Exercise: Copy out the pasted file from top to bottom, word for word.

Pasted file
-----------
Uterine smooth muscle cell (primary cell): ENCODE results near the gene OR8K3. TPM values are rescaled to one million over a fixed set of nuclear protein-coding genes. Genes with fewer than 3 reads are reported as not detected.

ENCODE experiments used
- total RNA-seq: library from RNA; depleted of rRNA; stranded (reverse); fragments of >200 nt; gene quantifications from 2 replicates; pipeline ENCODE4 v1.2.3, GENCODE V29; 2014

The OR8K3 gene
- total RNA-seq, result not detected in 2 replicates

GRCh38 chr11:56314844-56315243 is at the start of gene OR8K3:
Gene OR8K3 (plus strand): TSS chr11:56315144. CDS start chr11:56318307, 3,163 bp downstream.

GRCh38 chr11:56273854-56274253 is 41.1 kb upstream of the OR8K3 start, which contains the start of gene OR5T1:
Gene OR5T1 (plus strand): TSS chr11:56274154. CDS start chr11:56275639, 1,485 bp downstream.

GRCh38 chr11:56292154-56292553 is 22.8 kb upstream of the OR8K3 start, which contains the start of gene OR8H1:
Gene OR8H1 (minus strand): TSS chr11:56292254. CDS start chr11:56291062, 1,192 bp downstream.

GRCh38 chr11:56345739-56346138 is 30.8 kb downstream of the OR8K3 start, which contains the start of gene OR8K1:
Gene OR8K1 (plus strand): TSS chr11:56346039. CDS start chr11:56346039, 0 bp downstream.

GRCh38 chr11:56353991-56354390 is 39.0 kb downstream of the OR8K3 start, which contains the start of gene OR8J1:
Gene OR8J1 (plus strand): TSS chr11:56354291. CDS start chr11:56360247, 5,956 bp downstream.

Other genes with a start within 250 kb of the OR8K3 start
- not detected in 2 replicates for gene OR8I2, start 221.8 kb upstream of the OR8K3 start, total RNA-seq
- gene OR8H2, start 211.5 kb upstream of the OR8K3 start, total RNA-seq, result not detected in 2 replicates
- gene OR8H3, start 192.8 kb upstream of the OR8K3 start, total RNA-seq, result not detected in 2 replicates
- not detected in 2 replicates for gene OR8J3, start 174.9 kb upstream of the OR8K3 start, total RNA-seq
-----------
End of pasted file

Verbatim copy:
Uterine smooth muscle cell (primary cell): ENCODE results near the gene OR8K3. TPM values are rescaled to one million over a fixed set of nuclear protein-coding genes. Genes with fewer than 3 reads are reported as not detected.

ENCODE experiments used
- total RNA-seq: library from RNA; depleted of rRNA; stranded (reverse); fragments of >200 nt; gene quantifications from 2 replicates; pipeline ENCODE4 v1.2.3, GENCODE V29; 2014

The OR8K3 gene
- total RNA-seq, result not detected in 2 replicates

GRCh38 chr11:56314844-56315243 is at the start of gene OR8K3:
Gene OR8K3 (plus strand): TSS chr11:56315144. CDS start chr11:56318307, 3,163 bp downstream.

GRCh38 chr11:56273854-56274253 is 41.1 kb upstream of the OR8K3 start, which contains the start of gene OR5T1:
Gene OR5T1 (plus strand): TSS chr11:56274154. CDS start chr11:56275639, 1,485 bp downstream.

GRCh38 chr11:56292154-56292553 is 22.8 kb upstream of the OR8K3 start, which contains the start of gene OR8H1:
Gene OR8H1 (minus strand): TSS chr11:56292254. CDS start chr11:56291062, 1,192 bp downstream.

GRCh38 chr11:56345739-56346138 is 30.8 kb downstream of the OR8K3 start, which contains the start of gene OR8K1:
Gene OR8K1 (plus strand): TSS chr11:56346039. CDS start chr11:56346039, 0 bp downstream.

GRCh38 chr11:56353991-56354390 is 39.0 kb downstream of the OR8K3 start, which contains the start of gene OR8J1:
Gene OR8J1 (plus strand): TSS chr11:56354291. CDS start chr11:56360247, 5,956 bp downstream.

Other genes with a start within 250 kb of the OR8K3 start
- not detected in 2 replicates for gene OR8I2, start 221.8 kb upstream of the OR8K3 start, total RNA-seq
- gene OR8H2, start 211.5 kb upstream of the OR8K3 start, total RNA-seq, result not detected in 2 replicates
- gene OR8H3, start 192.8 kb upstream of the OR8K3 start, total RNA-seq, result not detected in 2 replicates
- not detected in 2 replicates for gene OR8J3, start 174.9 kb upstream of the OR8K3 start, total RNA-seq